Creating markets for North American LNG: Emerging market power projects

Publication | September 2017
Creating markets for North American LNG: Emerging market power projects

This article was originally published in Gastech in September 2017.

With the significant growth of North America as an LNG exporter, investors in the North American LNG industry need to find buyers for LNG – at the same time, power demand continues to grow in emerging markets and, post-COP21, gas-fired power generation is perceived as a relatively low-carbon option for providing flexible generation.

LNG exporters that are able to effectively develop independent power projects (IPPs) in emerging markets can therefore capitalise on this as a strong source of demand for US LNG. However emerging market IPPs have complex risk profiles and multiple interfaces with the host country that differentiate them even from oil & gas investments in the same jurisdictions.

Many investors in the US LNG market have either been out of the power project development business for a considerable period or have limited exposure to market practice in emerging markets, so need to quickly understand the market characteristics and drivers underpinning emerging market IPPs; and the impact on their LNG business of selling LNG to integrated IPPs.

Over the course of part 1 and part 2 of this article, we will examine five key issues which emerging market investors will need to consider before making a decision.

1. Market structure: Power sectors in many emerging markets are partially or fully unbundled (generation, transmission, distribution and supply have been separated) and the sector is regulated by an independent body that supervises performance by sector participants through a licensing regime. The separation of the power sector functions from the state drives domestic utilities to avoid assuming what might typically be classified as ‘government’ risk (e.g. war, embargo, grid risk, etc). Many utilities struggle to achieve cost reflective electricity tariffs, resulting in a lack of creditworthiness. IPP developers and their lenders typically need some form of agreement with the host government to address this deficiency in the risk allocation (including to facilitate the availability of political risk insurance).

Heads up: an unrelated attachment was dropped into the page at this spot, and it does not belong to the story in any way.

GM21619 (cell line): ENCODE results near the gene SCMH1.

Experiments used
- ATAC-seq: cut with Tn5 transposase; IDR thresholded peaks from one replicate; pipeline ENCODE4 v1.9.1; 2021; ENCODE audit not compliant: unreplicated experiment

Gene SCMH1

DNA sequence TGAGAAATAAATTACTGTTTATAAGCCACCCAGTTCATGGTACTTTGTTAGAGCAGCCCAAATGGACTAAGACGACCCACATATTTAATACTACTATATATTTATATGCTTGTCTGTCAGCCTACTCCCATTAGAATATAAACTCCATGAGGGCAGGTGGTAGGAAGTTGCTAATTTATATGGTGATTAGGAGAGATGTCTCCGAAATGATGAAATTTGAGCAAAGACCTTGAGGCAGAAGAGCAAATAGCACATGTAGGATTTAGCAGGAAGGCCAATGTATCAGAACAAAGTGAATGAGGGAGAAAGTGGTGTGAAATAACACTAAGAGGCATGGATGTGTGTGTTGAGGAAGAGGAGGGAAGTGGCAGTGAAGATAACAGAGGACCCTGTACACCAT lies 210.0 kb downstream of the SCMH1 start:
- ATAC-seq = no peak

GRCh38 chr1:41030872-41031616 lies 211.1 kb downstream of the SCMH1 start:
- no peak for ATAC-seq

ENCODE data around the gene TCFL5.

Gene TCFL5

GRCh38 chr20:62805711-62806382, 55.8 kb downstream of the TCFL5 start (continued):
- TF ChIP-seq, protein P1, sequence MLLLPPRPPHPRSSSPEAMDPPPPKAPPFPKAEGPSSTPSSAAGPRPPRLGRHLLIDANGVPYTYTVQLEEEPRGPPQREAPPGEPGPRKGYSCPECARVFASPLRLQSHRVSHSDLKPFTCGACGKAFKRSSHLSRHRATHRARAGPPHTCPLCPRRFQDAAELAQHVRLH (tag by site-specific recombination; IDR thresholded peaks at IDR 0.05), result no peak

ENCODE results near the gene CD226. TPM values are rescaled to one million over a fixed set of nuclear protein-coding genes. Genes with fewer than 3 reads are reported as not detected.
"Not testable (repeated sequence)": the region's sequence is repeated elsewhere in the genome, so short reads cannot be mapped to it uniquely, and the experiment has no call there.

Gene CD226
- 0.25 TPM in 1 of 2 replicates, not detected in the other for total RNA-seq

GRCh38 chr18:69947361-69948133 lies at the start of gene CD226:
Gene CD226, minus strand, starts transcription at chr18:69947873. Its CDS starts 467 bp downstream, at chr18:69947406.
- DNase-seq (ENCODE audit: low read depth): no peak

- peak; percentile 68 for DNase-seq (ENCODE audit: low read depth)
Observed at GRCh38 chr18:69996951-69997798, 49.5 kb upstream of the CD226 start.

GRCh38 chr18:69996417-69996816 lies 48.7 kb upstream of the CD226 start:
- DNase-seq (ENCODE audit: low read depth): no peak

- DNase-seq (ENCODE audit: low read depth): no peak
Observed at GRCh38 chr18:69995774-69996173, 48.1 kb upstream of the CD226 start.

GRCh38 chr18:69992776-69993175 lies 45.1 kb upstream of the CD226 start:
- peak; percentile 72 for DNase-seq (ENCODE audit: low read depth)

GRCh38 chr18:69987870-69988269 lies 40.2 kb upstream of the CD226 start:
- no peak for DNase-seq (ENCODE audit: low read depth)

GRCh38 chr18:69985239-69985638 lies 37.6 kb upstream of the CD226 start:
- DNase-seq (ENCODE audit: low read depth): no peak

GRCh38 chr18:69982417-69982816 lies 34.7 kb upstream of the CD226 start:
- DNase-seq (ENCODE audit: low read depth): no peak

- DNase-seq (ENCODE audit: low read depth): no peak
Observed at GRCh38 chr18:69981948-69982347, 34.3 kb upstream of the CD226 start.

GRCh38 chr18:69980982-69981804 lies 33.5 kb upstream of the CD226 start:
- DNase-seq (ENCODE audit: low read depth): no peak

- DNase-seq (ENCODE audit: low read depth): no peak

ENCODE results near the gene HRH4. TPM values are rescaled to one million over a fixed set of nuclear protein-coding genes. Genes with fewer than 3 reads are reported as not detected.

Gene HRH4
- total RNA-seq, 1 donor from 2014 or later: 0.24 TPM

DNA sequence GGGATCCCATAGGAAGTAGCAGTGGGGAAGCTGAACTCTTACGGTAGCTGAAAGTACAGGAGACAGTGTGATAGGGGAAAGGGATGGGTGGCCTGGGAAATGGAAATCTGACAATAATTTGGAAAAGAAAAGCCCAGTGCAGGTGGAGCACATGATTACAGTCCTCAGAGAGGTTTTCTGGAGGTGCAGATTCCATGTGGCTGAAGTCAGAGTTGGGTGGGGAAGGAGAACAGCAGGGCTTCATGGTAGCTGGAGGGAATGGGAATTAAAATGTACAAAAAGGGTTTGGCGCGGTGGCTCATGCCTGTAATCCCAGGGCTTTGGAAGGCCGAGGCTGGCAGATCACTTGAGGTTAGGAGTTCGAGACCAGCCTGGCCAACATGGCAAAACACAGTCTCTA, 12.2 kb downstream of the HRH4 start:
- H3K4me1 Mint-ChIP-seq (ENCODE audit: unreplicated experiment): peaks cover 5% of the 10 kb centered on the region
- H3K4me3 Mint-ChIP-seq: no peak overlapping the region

In markets where gas is not already available, generators typically procure liquid fuel from a relatively limited pool of suppliers or from a government owned monopoly supplier. The more capital intensive LNG infrastructure places a significant burden on the cost base of a IPP. Where the liquid fuel supply market tends to be flexible and offer multiple routes to market, dedicated LNG infrastructure drives the need for take or pay obligations that must be passed through the IPP to the electricity utility. In most successful projects of this kind, the take or pay risk is borne by the utility and/or host government, rather than the IPP.

2. Lack of direct recourse: The LNG supplier will not have direct recourse to the electricity utility or government (where there is a government support agreement) so must consider ways of mitigating this risk. Equity interests in the IPP can often provide sufficient comfort to an LNG supplier, but this exposes the LNG supplier to technology and other risks that it is not accustomed to. Collection account mechanisms can, in some instances, be used to provide some level of cash flow certainty to the LNG supplier.

This article is part 1 of a 2 part series. Read about the integration with indigenous gas reserves, equity exposure and interface issues in part 2.